“One of the more unexpected things to happen to me has been the amount of interest shown in my 4 x 8 project.
This was originally started as an answer to a negative comment on cheap 4 x 8 layouts with sectional track.
I was in between railroads at the time with no room for anything larger than this. What started out as a crude drawing quickly turned into something more than what usually comes to mind when the terms cheap, 4 x 8 and sectional track are mentioned.
And here’s another Richard with his HO scale logging and timber layout:
“This is actually my 3rd HO scale layout, it consists of Peco Code 100 turnouts and flex track, set later than the transition era.
All buildings are kits that I weathered and assembled.
The scenery is 1inch foam boards covered with plaster cloth and painted… the favorite part of the layout is the drainage area from the mill pond.
John’s HO scale train layout:
“I have included my HO layout built in Pennsylvania (USA) from 1993 and dismantled in 2013.We moved to California with no logistical way of moving it so I donated it to a model RR club that had to move and start anew.
The overall dimensions were 12′ x 16′ with 3 lines and a trolley (not shopping cart) line.
Many of the buildings are from the 4’x8′ train set my father built when I was about 8 (I’m 72 now). He was a painter so he made these out of illustration board and painted the detail – sort of a precursor to your printout buildings.
Jim’s stunning HO scale logging and timber layout:
“I should share with you and your readers my layout. I have a HO layout that
The bench work is 1”x3” wood frame built in sections with 2”x2” legs. The height of the layout is 40”.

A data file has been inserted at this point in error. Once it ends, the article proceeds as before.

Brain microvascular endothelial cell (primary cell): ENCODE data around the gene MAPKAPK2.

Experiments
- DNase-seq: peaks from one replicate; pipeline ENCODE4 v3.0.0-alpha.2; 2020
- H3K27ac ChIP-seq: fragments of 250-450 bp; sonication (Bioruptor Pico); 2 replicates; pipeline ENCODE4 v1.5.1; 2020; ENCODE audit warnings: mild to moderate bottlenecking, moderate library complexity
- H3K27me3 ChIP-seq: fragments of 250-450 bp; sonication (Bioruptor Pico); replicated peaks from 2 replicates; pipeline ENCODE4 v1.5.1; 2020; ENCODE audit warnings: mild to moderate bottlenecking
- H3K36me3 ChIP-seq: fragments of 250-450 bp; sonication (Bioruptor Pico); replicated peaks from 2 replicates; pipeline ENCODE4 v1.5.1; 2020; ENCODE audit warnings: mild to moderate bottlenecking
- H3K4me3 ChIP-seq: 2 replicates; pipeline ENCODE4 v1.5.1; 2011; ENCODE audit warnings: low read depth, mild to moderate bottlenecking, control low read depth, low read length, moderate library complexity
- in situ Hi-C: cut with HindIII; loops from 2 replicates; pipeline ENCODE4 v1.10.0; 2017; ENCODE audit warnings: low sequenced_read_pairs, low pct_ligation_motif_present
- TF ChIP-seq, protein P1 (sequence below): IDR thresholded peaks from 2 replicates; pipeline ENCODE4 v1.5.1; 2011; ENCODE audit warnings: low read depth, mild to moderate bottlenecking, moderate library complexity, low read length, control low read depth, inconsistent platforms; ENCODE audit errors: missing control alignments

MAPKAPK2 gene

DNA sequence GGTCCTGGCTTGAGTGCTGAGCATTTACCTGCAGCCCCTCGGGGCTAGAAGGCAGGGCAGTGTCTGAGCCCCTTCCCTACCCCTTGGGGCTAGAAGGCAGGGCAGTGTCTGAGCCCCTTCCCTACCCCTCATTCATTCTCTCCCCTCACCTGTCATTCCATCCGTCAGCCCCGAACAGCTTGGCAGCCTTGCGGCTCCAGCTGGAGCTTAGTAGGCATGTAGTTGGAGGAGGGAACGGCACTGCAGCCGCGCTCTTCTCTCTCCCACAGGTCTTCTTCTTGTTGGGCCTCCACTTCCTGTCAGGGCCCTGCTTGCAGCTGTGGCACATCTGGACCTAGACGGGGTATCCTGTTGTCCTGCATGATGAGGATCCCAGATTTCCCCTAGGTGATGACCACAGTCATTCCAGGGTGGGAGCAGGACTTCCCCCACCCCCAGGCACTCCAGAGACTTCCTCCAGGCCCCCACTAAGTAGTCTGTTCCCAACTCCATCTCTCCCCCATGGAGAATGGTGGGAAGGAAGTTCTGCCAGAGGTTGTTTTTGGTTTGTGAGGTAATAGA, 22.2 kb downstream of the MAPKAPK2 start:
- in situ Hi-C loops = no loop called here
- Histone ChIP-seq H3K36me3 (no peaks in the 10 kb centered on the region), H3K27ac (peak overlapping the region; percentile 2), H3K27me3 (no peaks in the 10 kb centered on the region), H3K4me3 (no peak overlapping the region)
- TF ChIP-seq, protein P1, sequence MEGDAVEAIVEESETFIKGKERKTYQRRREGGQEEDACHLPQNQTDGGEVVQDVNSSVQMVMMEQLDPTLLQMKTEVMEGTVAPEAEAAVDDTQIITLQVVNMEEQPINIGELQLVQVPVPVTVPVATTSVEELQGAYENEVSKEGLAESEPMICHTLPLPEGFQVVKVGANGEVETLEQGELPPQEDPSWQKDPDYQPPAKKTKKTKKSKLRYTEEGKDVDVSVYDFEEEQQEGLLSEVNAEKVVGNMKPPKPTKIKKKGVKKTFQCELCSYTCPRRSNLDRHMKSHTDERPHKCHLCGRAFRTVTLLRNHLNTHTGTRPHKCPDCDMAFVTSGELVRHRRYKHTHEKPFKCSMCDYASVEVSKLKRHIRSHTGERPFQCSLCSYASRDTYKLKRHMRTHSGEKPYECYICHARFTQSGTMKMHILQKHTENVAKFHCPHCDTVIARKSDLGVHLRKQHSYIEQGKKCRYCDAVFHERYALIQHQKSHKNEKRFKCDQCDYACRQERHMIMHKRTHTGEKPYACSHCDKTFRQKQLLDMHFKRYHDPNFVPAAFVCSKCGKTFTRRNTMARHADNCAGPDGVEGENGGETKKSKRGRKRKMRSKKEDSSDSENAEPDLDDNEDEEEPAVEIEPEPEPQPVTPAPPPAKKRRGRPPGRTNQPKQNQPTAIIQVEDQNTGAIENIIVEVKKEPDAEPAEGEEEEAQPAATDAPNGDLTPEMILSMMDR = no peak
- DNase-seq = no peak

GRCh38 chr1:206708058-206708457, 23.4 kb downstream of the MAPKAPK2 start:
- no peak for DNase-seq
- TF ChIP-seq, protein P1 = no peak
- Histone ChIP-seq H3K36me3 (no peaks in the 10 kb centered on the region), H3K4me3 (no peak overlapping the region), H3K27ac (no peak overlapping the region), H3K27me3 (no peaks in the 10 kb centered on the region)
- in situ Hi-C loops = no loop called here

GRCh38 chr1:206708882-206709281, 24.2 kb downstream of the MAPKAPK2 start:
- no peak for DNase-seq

Foam sheets are then glued on top. The flex track is glued right on top of the foam board. The track work goes up to height of 46” at the mine and lumber camp.
Wayne’s HO layout:
“A good one is to cover every thing befor you start slinging plaster, or you will be picking plaster out of the stonework on your portals.
Also dont put your cast rocks befor you plaster. They kind of go away. There is a number of things I have learned the hard way, but I am haveing fun.
Gary’s HO layout update:
“I am about 95% finished with the engine yard for my Sunnyside yard layout and thought I would send you an update..
I am going to use this rail to display some engines and also create a track crew scene working to link up this rail with the work train rail.
Also, I have to fix or replace two turnouts. I have learned the hard way that the under table switch machines are the best.
John’s HO scale – see how he runs his trains
“My HO layout is called the Wismer Valley Line. The following objectives informed my plans:
1) Replicate to the extent possible, very long American freight trains, pulled by multiple locomotives, up long grades.
2) Focus on the specific shape of the plan and get as many trains as possible running concurrently.
3) Incorporate the vintage trains into the plans.
There are hundreds and hundreds more HO scale train layouts on the blog – here is another page of them.
But the only way you can see them all is jump on the newsletter for the daily posts.
It’s not just folk sharing their HO train layouts – there’s also hundreds and hundreds of tips and ‘how to’ tutorials.
You get the idea.